Iowa City City Council District B candidate Ryan Hall speaks during the UISG City Council Forum in the IMU on Wednesday, Oct. 18, 2017. The event gave students and community members the opportunity to ask city council candidates about issues. (Lily Smith/The Daily Iowan)

Iowa City City Council candidate Ryan Hall wants to bring young voices to the table

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Ryan Hall aims to bring UI and Iowa City together in conversations of sustainability, affordability, and racial justice.

By Sarah Watson

sarah-e-watson@uiowa.edu

Ryan Hall wants to bring a different perspective to the City Council — a student voice.

Hall, 24, is a nontraditional student at the University of Iowa studying environmental policy as a junior. Hall grew up in the Detroit area, and after attending college in Michigan for two years, he took a three-year gap, in which he served for AmeriCorps in three locations.

In Columbus, Ohio, he worked at an inner-city public school. He then served as a firefighter in Colorado until he moved to Decorah, Iowa, where he worked with renewable-energy efficiency. After biking from Oregon to Washington, where he campaigned about the dangers of climate change, he decided to return to Iowa to finish his education.

“If we are to be a community really leading the way, we need to include new and young voices at the table,” Hall said.

His three-campaign platform items include sustainability, economic and racial justice, and more collaboration between the UI community and the city.

Hall’s No. 1 priorities are sustainability and combating climate change. He said he would support green policies such as transitioning to more renewable energy, building bicycle and walking infrastructure, and continuing the city’s work on reducing greenhouse-gas emissions.

“I believe that climate change is the No. 1 issue facing humanity,” Hall said. “It’s also the No. 1 opportunity for job growth for public-health sector people.”

RELATED: UI student aims to bring student perspective to City Council

In economic and racial justice, his priorities include addressing affordable housing, transportation, raising wages, and supporting unions. Although the state Legislature has invalidated any power the city government had to enforce a county-wide minimum wage, Hall said he is committed to doing all he can to better wages in the community.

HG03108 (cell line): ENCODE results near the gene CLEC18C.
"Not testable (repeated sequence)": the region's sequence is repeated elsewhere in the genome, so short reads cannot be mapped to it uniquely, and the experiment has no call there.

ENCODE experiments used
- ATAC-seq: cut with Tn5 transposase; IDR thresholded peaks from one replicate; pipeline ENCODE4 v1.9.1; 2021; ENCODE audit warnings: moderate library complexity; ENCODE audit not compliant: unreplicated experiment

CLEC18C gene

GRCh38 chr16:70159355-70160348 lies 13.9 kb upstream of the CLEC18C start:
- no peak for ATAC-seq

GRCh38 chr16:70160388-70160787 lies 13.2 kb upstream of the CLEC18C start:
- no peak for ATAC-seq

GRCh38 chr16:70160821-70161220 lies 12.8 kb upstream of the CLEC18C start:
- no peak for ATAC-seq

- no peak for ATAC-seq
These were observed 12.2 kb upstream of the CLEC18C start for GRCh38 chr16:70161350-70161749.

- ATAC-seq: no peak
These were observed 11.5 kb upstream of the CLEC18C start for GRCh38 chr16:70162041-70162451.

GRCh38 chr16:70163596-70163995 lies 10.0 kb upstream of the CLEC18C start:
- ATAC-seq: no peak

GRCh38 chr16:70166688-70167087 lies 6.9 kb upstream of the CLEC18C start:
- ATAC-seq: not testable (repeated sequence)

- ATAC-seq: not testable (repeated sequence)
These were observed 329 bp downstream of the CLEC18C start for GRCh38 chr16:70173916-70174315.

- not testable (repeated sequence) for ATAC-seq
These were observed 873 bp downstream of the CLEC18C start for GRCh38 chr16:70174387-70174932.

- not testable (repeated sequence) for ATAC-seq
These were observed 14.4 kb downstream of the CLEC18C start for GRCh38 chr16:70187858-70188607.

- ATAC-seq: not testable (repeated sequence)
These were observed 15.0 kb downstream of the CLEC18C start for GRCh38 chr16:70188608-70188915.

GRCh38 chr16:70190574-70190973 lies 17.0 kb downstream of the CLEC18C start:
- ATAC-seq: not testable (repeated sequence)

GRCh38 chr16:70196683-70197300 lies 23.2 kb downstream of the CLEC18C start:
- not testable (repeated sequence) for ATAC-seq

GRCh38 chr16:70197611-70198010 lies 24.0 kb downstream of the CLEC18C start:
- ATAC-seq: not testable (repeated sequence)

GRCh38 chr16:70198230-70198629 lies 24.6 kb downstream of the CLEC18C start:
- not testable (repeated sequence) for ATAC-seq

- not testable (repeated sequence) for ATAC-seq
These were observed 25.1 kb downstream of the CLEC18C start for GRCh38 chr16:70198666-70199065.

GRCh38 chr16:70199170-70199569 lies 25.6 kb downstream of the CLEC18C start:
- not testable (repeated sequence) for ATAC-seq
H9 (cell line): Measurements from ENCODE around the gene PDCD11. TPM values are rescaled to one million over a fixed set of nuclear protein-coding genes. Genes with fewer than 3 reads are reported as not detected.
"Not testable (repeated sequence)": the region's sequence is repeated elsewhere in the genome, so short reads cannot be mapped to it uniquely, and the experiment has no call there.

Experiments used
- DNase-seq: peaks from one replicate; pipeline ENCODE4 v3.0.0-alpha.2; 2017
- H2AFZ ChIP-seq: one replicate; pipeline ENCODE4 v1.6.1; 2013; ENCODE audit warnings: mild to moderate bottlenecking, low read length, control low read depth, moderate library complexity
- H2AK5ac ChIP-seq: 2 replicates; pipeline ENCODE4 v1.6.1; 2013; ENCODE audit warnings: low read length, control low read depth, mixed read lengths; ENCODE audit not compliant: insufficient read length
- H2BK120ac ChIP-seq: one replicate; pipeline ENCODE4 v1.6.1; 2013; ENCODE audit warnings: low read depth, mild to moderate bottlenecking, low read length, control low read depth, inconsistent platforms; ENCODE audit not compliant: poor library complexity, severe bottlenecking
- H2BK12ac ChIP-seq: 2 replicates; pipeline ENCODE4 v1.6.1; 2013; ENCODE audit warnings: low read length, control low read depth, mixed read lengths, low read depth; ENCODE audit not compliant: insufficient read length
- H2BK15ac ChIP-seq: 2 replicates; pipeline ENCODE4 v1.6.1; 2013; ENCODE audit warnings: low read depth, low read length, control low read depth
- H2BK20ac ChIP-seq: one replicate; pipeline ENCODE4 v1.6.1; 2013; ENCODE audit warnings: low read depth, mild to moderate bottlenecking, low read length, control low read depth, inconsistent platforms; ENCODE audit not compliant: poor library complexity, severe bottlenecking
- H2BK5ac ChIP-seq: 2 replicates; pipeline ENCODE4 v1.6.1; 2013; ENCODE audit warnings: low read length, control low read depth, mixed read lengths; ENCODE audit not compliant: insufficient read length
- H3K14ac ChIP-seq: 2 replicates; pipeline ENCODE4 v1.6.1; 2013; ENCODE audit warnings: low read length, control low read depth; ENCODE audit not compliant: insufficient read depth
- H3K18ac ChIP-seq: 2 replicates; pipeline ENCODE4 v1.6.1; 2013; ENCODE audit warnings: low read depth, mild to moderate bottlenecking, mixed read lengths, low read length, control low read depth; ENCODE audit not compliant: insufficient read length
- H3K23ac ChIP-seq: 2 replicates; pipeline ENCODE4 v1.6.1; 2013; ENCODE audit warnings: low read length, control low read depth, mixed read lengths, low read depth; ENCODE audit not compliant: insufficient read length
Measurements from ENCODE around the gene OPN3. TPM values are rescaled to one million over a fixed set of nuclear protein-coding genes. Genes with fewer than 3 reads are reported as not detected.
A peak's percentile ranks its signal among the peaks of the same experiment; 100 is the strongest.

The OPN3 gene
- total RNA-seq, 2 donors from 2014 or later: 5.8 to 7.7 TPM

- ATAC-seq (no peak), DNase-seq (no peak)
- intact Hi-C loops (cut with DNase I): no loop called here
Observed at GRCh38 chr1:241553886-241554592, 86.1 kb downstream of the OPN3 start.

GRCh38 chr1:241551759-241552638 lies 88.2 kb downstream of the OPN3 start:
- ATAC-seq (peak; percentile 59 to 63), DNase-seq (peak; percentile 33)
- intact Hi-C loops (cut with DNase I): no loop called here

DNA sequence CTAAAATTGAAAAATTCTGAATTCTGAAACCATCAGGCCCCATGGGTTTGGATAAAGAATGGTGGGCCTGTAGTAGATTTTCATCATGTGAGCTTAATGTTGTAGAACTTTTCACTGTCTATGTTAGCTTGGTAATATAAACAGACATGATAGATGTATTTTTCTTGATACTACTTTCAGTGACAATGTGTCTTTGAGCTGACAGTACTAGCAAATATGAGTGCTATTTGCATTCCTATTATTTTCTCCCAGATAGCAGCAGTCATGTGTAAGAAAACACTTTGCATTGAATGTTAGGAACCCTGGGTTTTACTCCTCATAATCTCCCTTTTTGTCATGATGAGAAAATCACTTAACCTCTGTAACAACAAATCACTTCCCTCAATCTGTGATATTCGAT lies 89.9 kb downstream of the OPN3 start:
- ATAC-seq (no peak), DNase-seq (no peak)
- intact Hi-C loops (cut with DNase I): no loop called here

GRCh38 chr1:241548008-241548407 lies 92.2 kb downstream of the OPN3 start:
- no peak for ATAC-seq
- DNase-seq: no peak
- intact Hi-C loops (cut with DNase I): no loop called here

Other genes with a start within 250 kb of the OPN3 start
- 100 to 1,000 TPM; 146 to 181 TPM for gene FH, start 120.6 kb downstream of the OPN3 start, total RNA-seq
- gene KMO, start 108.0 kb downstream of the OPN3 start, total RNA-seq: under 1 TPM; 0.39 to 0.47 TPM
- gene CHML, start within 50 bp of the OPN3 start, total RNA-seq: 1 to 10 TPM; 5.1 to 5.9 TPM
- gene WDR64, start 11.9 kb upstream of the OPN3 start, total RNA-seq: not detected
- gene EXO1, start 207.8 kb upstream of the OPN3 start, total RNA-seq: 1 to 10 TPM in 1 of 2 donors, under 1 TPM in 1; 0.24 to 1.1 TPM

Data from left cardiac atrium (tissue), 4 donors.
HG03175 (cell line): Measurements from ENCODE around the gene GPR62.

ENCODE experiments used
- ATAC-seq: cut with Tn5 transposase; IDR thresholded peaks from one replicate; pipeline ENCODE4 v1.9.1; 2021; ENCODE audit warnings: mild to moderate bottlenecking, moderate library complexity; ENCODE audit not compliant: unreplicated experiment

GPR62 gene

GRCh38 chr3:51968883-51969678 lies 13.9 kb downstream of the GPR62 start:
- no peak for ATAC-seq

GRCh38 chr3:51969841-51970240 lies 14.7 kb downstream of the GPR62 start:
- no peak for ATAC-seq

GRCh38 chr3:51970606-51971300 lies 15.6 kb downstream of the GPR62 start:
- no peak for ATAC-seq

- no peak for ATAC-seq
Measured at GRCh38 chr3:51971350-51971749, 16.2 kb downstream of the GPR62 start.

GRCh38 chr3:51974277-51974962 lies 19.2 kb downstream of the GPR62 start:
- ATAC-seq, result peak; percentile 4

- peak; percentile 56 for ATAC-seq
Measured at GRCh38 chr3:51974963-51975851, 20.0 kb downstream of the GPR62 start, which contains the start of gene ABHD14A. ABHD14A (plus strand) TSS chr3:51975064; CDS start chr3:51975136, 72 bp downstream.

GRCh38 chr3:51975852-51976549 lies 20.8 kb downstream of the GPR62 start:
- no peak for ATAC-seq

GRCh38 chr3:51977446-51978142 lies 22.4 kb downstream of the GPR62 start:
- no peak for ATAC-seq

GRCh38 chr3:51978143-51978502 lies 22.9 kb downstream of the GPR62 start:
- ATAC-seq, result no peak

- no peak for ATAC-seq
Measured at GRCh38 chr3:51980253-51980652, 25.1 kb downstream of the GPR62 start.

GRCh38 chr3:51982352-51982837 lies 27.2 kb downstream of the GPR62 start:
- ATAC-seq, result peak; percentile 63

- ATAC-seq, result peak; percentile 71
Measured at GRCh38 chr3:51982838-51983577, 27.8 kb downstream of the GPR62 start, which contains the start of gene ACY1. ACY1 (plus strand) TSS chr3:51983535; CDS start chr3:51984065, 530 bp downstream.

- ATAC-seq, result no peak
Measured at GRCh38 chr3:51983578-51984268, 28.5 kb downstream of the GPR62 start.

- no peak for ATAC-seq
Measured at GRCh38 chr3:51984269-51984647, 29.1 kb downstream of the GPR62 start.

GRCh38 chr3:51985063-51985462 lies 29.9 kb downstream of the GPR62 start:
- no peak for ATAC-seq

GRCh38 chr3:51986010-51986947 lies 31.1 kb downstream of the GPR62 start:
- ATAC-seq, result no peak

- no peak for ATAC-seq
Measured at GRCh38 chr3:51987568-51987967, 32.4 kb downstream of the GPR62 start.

“As far as what the city can do, our contracts can be union labor, our TIF policies can support union labor,” he said. “I come from a union labor family, and I would continue to support it wherever it is to be found and however the city can manage that.”

He said his experience serving in Ohio has made him passionate about economic and racial justice.

“I’ll pull from a lot of my AmeriCorps experience; I was trying to help students who were several grade levels behind get on track to graduation,” Hall said. “Meanwhile, they were combating systemic racism, and it happens here in our community, too.

“That’s why I’m speaking a lot about racial justice because I’m trying to raise wages, have better jobs, have better transportation, address food insecurity, and improve relations with the police.”

As a voice for the City Council, Hall said he would prioritize the city collaborating with the UI to combat problems, and bring more student concerns to the table.

“There exists two worlds in Iowa City,” he said. “There’s the university campus and then there’s the city and its residents. I don’t know that that gap needs to continue to be there. Building a bridge means bringing students together with seniors to tackle affordable housing, it means having the city work more collaboratively with the university to try to provide more housing alternatives.”

 

Fast Facts

  Age: 24

  Experience: University of Iowa Student, served in Americorp

  Education: pursuing Environmental Policy B.A., University of Iowa

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